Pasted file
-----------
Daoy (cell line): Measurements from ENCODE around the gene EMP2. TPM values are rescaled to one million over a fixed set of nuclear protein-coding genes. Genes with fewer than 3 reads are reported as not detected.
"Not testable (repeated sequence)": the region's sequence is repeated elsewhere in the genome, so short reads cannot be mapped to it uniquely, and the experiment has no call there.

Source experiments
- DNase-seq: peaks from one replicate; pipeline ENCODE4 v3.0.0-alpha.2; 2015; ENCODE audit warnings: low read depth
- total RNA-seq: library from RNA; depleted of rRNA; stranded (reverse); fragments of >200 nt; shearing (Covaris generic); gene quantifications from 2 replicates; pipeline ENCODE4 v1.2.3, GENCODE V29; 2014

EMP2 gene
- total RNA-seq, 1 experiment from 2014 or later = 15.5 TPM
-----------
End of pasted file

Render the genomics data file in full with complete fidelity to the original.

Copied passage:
Daoy (cell line): Measurements from ENCODE around the gene EMP2. TPM values are rescaled to one million over a fixed set of nuclear protein-coding genes. Genes with fewer than 3 reads are reported as not detected.
"Not testable (repeated sequence)": the region's sequence is repeated elsewhere in the genome, so short reads cannot be mapped to it uniquely, and the experiment has no call there.

Source experiments
- DNase-seq: peaks from one replicate; pipeline ENCODE4 v3.0.0-alpha.2; 2015; ENCODE audit warnings: low read depth
- total RNA-seq: library from RNA; depleted of rRNA; stranded (reverse); fragments of >200 nt; shearing (Covaris generic); gene quantifications from 2 replicates; pipeline ENCODE4 v1.2.3, GENCODE V29; 2014

EMP2 gene
- total RNA-seq, 1 experiment from 2014 or later = 15.5 TPM